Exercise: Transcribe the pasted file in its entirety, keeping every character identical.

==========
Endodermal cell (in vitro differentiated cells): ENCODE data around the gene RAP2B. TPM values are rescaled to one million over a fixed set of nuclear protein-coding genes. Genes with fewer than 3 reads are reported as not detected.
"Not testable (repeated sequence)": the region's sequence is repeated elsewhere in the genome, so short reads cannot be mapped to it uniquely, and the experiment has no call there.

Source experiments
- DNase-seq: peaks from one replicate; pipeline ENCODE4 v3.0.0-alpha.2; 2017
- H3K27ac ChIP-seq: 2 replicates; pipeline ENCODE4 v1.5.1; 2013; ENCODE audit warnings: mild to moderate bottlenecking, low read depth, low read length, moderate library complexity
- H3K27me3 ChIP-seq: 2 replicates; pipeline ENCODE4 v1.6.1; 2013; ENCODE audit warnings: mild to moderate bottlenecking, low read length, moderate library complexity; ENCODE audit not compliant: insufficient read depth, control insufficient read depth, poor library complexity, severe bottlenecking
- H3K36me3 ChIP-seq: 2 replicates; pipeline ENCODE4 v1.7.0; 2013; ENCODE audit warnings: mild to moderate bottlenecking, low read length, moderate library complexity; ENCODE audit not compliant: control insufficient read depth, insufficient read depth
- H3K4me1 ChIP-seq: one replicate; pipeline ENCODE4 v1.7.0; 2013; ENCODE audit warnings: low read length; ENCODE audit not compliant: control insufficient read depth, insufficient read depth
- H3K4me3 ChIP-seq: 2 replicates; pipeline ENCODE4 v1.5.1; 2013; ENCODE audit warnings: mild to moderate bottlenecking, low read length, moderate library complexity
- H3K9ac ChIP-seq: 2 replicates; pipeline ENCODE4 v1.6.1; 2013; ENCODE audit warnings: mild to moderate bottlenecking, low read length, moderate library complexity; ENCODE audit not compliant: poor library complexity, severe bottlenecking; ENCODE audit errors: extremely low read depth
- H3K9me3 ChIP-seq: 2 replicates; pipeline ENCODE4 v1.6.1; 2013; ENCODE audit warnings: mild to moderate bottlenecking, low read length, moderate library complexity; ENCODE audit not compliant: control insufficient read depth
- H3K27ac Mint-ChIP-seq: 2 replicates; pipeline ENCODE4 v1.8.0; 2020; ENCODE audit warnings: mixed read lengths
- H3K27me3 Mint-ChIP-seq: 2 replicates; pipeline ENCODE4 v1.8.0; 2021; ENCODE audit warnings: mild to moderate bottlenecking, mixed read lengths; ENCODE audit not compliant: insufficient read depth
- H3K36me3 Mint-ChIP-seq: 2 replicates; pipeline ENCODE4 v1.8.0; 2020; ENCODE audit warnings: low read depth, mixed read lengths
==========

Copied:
Endodermal cell (in vitro differentiated cells): ENCODE data around the gene RAP2B. TPM values are rescaled to one million over a fixed set of nuclear protein-coding genes. Genes with fewer than 3 reads are reported as not detected.
"Not testable (repeated sequence)": the region's sequence is repeated elsewhere in the genome, so short reads cannot be mapped to it uniquely, and the experiment has no call there.

Source experiments
- DNase-seq: peaks from one replicate; pipeline ENCODE4 v3.0.0-alpha.2; 2017
- H3K27ac ChIP-seq: 2 replicates; pipeline ENCODE4 v1.5.1; 2013; ENCODE audit warnings: mild to moderate bottlenecking, low read depth, low read length, moderate library complexity
- H3K27me3 ChIP-seq: 2 replicates; pipeline ENCODE4 v1.6.1; 2013; ENCODE audit warnings: mild to moderate bottlenecking, low read length, moderate library complexity; ENCODE audit not compliant: insufficient read depth, control insufficient read depth, poor library complexity, severe bottlenecking
- H3K36me3 ChIP-seq: 2 replicates; pipeline ENCODE4 v1.7.0; 2013; ENCODE audit warnings: mild to moderate bottlenecking, low read length, moderate library complexity; ENCODE audit not compliant: control insufficient read depth, insufficient read depth
- H3K4me1 ChIP-seq: one replicate; pipeline ENCODE4 v1.7.0; 2013; ENCODE audit warnings: low read length; ENCODE audit not compliant: control insufficient read depth, insufficient read depth
- H3K4me3 ChIP-seq: 2 replicates; pipeline ENCODE4 v1.5.1; 2013; ENCODE audit warnings: mild to moderate bottlenecking, low read length, moderate library complexity
- H3K9ac ChIP-seq: 2 replicates; pipeline ENCODE4 v1.6.1; 2013; ENCODE audit warnings: mild to moderate bottlenecking, low read length, moderate library complexity; ENCODE audit not compliant: poor library complexity, severe bottlenecking; ENCODE audit errors: extremely low read depth
- H3K9me3 ChIP-seq: 2 replicates; pipeline ENCODE4 v1.6.1; 2013; ENCODE audit warnings: mild to moderate bottlenecking, low read length, moderate library complexity; ENCODE audit not compliant: control insufficient read depth
- H3K27ac Mint-ChIP-seq: 2 replicates; pipeline ENCODE4 v1.8.0; 2020; ENCODE audit warnings: mixed read lengths
- H3K27me3 Mint-ChIP-seq: 2 replicates; pipeline ENCODE4 v1.8.0; 2021; ENCODE audit warnings: mild to moderate bottlenecking, mixed read lengths; ENCODE audit not compliant: insufficient read depth
- H3K36me3 Mint-ChIP-seq: 2 replicates; pipeline ENCODE4 v1.8.0; 2020; ENCODE audit warnings: low read depth, mixed read lengths